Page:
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What’s the harm in smoking during pregnancy?
When discussing the harmful effects of smoking tobacco, most people think of lung cancer. Yes, cigarettes are known to be harmful to your lungs causing a range of diseases from emphysema to cancer — but what effect does smoking have on your body during pregnancy and on your growing baby?
Smoking tobacco is an addictive and unhealthy habit. Women who are trying to conceive (become pregnant) may be unaware that smoking makes conception more unlikely and raises their risk of having a miscarriage, stillbirth or an ectopic pregnancy (pregnancy outside of the uterus). Smoking during pregnancy can cause an array of medical problems for your pregnancy and growing baby including harm to the placenta, premature delivery, premature rupture of membranes, low birth weight, smaller than average brain size, and birth defects such as cleft lip, cleft palate, and congenital heart defects.
The harmful chemicals in tobacco (tar, nicotine and carbon monoxide) are passed along to your baby through your bloodstream and your breastmilk. These toxins are known to have harmful effects on your growing baby, mainly through deprivation of oxygen and nutrients. The effects of smoking are not limited to pregnancy complications. Babies of mothers who smoked during pregnancy are at a higher risk of Sudden Infant Death Syndrome (SIDS), asthma, decreased pulmonary function, respiratory infections, colic, and childhood obesity as well as future infertility, kidney disease and high blood pressure. Moreover, data indicates that maternal smoking affects brain development, emotional development, behavior, language comprehension, and learning ability.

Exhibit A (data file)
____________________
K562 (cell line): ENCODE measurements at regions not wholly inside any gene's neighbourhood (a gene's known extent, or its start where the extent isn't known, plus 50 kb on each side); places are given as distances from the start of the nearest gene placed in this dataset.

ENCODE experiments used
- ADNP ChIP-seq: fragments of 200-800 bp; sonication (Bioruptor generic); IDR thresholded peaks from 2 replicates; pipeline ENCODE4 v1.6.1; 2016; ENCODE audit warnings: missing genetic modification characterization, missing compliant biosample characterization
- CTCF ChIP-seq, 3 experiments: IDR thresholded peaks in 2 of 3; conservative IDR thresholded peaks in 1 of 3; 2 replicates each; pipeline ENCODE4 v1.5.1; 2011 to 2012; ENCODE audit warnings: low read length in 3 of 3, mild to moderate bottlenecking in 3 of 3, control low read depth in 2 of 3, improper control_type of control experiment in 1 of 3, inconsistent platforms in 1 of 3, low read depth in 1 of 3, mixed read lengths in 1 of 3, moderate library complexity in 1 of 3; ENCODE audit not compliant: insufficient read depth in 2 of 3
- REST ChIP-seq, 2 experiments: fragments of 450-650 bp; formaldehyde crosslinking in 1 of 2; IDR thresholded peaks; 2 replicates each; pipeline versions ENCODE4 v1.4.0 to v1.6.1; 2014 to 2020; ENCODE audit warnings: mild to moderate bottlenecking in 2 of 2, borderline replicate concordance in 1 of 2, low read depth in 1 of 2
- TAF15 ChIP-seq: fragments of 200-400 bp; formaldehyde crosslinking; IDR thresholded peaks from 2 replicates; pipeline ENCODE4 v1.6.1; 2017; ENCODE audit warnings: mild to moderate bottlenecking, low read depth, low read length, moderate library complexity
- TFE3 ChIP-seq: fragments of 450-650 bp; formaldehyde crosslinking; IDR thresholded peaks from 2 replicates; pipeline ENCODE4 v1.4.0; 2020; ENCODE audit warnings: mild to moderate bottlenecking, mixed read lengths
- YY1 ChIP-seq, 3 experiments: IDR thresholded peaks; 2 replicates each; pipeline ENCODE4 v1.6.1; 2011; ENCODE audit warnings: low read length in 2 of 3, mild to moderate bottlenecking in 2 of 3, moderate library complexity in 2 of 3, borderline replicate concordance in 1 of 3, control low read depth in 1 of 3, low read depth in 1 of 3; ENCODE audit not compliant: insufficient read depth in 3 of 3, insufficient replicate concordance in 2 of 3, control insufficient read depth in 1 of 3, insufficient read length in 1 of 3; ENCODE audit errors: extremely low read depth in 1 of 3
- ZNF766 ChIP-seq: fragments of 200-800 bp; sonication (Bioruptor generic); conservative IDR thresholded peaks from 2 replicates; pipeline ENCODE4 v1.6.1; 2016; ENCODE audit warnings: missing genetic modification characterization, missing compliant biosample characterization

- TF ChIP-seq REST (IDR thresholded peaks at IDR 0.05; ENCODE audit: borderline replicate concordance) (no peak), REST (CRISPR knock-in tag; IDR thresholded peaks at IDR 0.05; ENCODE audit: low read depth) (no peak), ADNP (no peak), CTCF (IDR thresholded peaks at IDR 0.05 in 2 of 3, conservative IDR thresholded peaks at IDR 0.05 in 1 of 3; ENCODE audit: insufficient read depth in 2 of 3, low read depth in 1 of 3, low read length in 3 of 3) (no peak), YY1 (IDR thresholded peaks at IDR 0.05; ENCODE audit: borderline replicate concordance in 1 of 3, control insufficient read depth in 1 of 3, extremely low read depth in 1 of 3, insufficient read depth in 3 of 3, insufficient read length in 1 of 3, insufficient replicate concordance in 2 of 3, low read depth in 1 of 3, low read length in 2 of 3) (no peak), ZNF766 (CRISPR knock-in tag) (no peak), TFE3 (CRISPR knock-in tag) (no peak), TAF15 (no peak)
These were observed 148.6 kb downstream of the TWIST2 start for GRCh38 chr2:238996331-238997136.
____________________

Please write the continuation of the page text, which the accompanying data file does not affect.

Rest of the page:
Risks of Second Hand Smoke Exposure
Even if you don’t smoke, you may be one of the 88 million adults and children exposed to second hand smoke which can have a negative effect on your baby’s health, both in and out of the womb. As with smoking during pregnancy and following birth, exposure to second hand smoke may cause low birth weight, birth defects, miscarriage, stillbirth, tubal pregnancy and infant ear infections, asthma attacks, lung infections, allergies and SIDS.
Pregnancy is the perfect time to quit.
If you smoke and want to quit, you are not alone. Speak with your healthcare provider if you need assistance. Initially smoking cessation should be tried without the use of medication, however, at times certain over-the-counter or prescription medications can be used. It is important to understand that such medications have not been adequately studied during pregnancy and thus their safety is not completely understood. The American College of Obstetrics and Gynecology recommends that:
“Over-the-counter nicotine replacement products should be used only if other attempts to quit have not worked and you and your health care provider have weighed the known risks of continued smoking against the possible risks of these products. Smokeless tobacco, electronic cigarettes, and nicotine gel strips are not safe substitutes for cigarettes.”
If you smoke and are pregnant, you are not alone and there is help. Contact your healthcare provider for assistance.